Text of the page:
A decentralized money supply: Solving the scarcity of money

A major problem with all currencies we've had so far is that varying amounts of currency are available in different parts of an economy. This leads to sharp depressions in the prices of products and services in parts of the economy which are transactionally far from the sources of money, and sharp price increases in other parts of the economy which are close to the sources of money. There is no greater fundamental cause for this than simply that there's more money near the source, than there is farther away from it. These leads to injustice as parts of the economy that are transactionally far from the money sources struggle along with the paltry amount of currency that they can get, while people who are closer to the money sources can effectively exploit the rest of the economy, since they live in an environment where money is abundant.

The cure for this is to decentralize the supply of currency, and the most effective way to decentralize is to let every person be their own bank.

What I am describing would be a virtual monetary system, reliant on information technology, where instead of hauling gold or carrying cash, people would have accounts not with other people's banks, but directly with a single central bank.

The sums on those accounts would start at zero, but could be positive or negative. People could borrow from their future income without requiring anyone's blessing. Your debt would be not to anyone in particular, but to the economy at large. This solves the problem of the initial distribution of money - everyone starts with zero; then some people go into minus, and some go into plus. I would propose that there's no unnecessary interest, neither on positive nor on negative amounts, to avoid people spiralling into debt. Instead, to avoid people running up infinite debt, there would be a maximum amount of debt that they can have, and this amount would decrease towards zero with age, to avoid people running up debt as they approach their deaths. If someone exceeded their permitted maximum debt, they would be arrested and sent into forced labor until their balance returns to zero - i.e., they pay off their debt.

There would have to be some minor systemic adjustments to maintain a system-wide balance of zero as some people will die prematurely with negative amounts. Such systemic adjustments could take the form of a small interest rate on negative balances to further motivate repayment, as well as a small deflation of positive balances to motivate investment rather than hoarding currency.

Since money could be originated by everyone, there would be sufficient supply in all parts of the economy, and prices in different parts of the economy would cease to differ as much. This is assuming an absence of banks, which would be achieved by prohibiting interest-bearing loans, requiring all non-charity lending to take the form of equity investment. (See Without banks, in particular the ensuing discussion with Wei Dai.)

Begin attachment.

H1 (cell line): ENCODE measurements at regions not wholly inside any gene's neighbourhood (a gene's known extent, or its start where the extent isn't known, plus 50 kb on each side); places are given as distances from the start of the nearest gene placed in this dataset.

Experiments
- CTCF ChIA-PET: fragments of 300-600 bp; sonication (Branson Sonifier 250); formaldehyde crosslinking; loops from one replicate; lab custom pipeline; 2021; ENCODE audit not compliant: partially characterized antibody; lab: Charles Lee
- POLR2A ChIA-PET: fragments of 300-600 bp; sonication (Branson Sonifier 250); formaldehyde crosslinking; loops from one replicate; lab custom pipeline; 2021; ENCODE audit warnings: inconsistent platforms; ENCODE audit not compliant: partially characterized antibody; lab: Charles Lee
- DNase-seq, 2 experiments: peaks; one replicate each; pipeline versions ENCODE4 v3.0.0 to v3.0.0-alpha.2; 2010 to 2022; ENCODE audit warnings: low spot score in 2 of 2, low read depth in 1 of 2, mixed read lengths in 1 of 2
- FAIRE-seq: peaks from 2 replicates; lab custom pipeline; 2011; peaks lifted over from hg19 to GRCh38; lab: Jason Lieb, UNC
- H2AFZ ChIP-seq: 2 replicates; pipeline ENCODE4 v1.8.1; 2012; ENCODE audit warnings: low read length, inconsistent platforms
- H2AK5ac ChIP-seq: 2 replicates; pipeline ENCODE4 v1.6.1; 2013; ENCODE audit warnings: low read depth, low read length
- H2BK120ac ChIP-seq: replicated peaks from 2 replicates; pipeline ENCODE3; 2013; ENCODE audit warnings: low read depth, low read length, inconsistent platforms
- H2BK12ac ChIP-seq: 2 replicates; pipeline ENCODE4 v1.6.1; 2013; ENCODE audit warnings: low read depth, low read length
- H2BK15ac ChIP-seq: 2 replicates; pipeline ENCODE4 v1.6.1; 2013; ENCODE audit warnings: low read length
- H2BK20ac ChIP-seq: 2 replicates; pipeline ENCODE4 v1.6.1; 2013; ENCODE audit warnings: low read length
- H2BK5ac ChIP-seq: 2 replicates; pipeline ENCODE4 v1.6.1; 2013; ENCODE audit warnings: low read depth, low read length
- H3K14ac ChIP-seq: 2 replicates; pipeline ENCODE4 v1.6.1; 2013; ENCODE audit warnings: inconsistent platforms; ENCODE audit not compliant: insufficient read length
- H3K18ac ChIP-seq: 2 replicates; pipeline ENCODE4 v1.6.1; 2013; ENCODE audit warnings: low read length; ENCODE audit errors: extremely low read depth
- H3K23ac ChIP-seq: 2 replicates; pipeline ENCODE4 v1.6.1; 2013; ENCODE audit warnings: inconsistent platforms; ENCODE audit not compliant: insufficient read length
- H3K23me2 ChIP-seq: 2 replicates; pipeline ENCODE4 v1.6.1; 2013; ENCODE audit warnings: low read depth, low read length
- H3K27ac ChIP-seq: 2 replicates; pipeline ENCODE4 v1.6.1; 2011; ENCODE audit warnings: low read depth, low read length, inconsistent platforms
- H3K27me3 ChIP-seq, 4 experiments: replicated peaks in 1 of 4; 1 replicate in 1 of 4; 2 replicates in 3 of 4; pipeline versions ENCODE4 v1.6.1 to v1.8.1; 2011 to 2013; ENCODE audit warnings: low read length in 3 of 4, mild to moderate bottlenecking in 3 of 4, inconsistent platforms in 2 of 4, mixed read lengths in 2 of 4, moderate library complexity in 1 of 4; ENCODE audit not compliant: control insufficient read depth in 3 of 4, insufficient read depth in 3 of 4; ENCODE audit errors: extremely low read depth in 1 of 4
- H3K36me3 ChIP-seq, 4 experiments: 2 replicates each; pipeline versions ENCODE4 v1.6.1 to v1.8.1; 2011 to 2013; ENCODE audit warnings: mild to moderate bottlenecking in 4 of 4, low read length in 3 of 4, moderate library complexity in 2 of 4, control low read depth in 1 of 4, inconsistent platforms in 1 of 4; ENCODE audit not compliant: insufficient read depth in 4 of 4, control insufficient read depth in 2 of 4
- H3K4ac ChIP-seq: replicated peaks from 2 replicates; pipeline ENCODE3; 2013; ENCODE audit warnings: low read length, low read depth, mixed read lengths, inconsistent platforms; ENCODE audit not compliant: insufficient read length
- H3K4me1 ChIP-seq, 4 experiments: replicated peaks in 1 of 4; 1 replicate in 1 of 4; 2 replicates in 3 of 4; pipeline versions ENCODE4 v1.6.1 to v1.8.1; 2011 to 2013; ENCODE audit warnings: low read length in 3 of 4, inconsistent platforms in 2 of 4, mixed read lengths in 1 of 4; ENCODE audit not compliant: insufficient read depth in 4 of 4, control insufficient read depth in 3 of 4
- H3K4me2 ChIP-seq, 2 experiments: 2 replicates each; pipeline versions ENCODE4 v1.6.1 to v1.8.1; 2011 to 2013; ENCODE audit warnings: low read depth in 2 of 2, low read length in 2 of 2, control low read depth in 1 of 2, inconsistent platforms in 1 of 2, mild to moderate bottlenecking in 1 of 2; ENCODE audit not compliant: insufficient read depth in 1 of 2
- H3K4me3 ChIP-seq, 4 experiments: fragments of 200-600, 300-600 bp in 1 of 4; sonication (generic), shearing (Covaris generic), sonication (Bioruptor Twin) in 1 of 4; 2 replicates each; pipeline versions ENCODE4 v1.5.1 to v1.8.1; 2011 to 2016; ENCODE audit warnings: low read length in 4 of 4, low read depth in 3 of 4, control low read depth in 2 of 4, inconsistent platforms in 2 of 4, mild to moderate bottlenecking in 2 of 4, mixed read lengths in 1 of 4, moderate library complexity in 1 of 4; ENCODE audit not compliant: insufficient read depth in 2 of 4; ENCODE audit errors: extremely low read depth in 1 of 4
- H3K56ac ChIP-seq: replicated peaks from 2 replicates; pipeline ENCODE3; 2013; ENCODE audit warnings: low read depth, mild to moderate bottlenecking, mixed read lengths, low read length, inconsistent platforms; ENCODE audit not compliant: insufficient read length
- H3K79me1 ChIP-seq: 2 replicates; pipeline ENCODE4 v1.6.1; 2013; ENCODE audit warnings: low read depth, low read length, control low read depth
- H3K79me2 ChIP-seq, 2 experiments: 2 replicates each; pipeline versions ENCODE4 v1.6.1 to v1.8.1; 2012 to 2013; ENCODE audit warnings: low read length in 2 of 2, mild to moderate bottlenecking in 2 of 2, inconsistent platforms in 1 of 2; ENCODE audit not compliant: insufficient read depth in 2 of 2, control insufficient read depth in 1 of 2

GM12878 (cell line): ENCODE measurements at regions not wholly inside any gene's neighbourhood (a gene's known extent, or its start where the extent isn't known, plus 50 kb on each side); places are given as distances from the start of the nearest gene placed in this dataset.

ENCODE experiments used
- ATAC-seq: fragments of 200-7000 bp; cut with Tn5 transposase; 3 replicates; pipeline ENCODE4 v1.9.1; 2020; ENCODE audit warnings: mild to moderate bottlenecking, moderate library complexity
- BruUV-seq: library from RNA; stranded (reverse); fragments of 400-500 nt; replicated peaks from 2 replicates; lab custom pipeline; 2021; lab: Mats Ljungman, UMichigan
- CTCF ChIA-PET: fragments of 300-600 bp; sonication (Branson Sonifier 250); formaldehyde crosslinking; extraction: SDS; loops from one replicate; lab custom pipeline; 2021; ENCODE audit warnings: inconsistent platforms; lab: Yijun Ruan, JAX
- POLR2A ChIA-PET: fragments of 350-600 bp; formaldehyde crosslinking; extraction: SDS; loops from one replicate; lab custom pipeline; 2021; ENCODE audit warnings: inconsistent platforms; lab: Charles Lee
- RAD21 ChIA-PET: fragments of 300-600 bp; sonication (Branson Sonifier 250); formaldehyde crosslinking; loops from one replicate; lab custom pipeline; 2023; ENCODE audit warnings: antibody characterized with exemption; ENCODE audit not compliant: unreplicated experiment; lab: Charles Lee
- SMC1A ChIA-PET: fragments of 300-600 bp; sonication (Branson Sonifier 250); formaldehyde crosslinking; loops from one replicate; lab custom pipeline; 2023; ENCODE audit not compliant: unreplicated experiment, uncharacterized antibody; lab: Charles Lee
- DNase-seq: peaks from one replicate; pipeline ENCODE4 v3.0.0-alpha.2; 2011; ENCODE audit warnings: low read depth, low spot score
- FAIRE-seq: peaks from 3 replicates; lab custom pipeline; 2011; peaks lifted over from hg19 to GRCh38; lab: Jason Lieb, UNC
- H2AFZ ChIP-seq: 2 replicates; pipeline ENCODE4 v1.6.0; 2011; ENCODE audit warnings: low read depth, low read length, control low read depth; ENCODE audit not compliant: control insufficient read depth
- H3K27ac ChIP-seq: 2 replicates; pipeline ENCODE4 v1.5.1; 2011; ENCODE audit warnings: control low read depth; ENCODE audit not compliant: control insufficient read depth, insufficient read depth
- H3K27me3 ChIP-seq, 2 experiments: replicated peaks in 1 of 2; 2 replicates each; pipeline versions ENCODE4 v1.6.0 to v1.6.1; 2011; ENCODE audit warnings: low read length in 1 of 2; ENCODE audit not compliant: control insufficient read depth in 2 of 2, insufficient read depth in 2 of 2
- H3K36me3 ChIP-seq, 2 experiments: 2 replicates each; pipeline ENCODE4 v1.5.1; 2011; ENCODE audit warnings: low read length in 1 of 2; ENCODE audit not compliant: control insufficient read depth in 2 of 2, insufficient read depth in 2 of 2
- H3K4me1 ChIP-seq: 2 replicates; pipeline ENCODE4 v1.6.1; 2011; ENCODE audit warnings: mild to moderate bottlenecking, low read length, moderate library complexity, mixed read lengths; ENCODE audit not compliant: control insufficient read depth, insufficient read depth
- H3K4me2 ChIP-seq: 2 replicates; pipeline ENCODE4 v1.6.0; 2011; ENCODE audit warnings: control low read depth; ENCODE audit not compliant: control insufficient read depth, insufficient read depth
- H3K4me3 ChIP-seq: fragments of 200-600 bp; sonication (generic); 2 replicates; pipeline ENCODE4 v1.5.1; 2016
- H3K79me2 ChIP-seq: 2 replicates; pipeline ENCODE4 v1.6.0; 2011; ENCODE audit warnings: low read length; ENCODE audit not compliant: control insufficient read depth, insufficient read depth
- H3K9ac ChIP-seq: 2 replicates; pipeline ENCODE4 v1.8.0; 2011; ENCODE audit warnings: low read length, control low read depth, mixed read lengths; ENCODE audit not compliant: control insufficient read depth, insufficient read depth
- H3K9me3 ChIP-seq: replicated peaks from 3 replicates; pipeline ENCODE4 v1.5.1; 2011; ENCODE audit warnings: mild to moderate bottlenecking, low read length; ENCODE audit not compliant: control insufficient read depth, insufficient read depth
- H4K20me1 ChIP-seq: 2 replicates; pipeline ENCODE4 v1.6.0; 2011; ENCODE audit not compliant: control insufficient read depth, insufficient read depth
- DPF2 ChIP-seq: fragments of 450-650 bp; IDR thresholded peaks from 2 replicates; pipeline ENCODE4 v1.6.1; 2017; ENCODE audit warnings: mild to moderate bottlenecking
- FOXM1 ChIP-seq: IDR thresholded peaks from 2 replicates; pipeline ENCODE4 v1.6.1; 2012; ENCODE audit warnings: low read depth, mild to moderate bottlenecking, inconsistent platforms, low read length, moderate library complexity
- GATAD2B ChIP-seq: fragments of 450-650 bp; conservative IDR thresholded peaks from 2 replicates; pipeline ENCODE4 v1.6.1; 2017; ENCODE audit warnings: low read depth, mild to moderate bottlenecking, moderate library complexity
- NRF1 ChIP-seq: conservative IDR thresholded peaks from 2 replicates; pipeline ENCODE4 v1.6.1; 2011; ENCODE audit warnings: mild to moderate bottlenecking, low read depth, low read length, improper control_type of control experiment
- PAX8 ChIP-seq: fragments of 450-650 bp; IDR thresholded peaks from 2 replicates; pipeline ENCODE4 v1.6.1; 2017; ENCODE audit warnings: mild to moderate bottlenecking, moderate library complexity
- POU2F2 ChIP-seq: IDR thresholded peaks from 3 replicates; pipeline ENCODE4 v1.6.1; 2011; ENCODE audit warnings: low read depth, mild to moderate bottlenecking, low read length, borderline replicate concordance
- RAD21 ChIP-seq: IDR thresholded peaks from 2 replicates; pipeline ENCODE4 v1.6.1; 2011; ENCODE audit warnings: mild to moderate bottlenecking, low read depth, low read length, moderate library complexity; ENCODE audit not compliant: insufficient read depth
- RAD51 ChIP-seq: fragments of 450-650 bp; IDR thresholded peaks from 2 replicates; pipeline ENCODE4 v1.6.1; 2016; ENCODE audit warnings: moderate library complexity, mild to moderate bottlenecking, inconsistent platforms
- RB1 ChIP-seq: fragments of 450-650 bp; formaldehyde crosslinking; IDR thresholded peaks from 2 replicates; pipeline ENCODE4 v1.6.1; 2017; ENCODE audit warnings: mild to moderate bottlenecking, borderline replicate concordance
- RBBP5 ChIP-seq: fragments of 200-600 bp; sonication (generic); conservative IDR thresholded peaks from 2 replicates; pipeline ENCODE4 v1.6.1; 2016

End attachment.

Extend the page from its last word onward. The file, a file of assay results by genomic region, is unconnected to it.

This might be an all-around better monetary and financial system than any we have now. The absence of interest-based lending emphasizes equity-based investment, which leads to better supervision of the investment process, no wasteful boom and bust cycles, and better results in the long run. A currency that slightly deflates stimulates everyone to invest, while the ability to borrow from one's future income up to a point guarantees a way out in the case of an emergency.


Scott said...

What you're describing has been attempted in the form of LETSystems and various other complementary currencies. Unfortunately they seem to fizzle after a while, like a lot of community efforts. I don't have the background to comment on why, but I suspect that the difficulty of intersystem trading would be a big factor.

Personally I like the idea of having not only a decentralised currency but a decentralised data store: each participant could have a smart card with their account details and balance encoded, card readers could perform the transaction at POS. This would limit the central store to information about participants e.g. provide a notice board for good or dodgy dealers; it would however depend on cheap smart card technology to get it out into all communities.

denis bider said...

Scott: difficulty of intersystem trading - you mean too difficult, or too easy?

I suppose you mean too difficult, which I imagine would be a problem if only a few people or a small community adopts a system like that. I don't suppose that it would be a problem if adopted by a whole country.

With regard to a decentralized data store, unfortunately that's unworkable. Or, to put it more accurately: it would work if we had a magic material that could only be assembled and disassembled by an authorized person, and no one else could penetrate it. If, however, the proposed smart card is to be made out of existing materials known to man, then it can be hacked, and if it can be hacked, people would do so.

People have gone to greater lengths to get free money.

Also, the system I'm proposing only works if the community has a way of knowing whether your balance is above or below your maximum debt. This is so that, if you spend too much, with no apparent intention to repay, the police can find you and send you into forced labor. (The offence is similar as if you, say, robbed a bank.)

Any system that decentralizes the data store would have to solve the associated security problems, which are very difficult indeed.

It would be easier to implement all sorts of mitigations that can make a central data store less of a problem.